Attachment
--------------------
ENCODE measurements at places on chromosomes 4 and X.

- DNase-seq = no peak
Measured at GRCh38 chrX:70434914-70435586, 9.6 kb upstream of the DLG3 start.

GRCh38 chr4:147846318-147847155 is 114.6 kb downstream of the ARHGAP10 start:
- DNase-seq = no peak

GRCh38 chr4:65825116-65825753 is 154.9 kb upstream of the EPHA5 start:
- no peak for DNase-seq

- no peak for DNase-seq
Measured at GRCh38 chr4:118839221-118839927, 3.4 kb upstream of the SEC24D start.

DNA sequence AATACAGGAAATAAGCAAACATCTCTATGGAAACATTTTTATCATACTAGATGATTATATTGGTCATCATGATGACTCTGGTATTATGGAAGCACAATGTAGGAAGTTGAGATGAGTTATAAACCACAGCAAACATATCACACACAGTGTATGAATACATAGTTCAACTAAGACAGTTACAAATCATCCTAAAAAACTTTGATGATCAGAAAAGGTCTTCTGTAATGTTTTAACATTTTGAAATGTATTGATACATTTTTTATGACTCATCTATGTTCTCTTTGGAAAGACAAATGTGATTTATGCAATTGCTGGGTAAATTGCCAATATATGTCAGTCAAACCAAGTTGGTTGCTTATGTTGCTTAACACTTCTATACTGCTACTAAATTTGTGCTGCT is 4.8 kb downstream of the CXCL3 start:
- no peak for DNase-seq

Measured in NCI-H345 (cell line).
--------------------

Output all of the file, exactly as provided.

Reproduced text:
ENCODE measurements at places on chromosomes 4 and X.

- DNase-seq = no peak
Measured at GRCh38 chrX:70434914-70435586, 9.6 kb upstream of the DLG3 start.

GRCh38 chr4:147846318-147847155 is 114.6 kb downstream of the ARHGAP10 start:
- DNase-seq = no peak

GRCh38 chr4:65825116-65825753 is 154.9 kb upstream of the EPHA5 start:
- no peak for DNase-seq

- no peak for DNase-seq
Measured at GRCh38 chr4:118839221-118839927, 3.4 kb upstream of the SEC24D start.

DNA sequence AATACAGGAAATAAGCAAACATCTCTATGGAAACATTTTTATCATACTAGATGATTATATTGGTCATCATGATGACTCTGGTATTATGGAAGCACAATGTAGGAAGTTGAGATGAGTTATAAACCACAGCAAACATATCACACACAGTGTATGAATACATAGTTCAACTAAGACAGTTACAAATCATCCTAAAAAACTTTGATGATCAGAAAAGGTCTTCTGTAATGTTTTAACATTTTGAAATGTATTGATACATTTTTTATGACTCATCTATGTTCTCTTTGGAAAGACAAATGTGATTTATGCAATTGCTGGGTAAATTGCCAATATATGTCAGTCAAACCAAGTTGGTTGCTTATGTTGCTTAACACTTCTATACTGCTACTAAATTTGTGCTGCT is 4.8 kb downstream of the CXCL3 start:
- no peak for DNase-seq

Measured in NCI-H345 (cell line).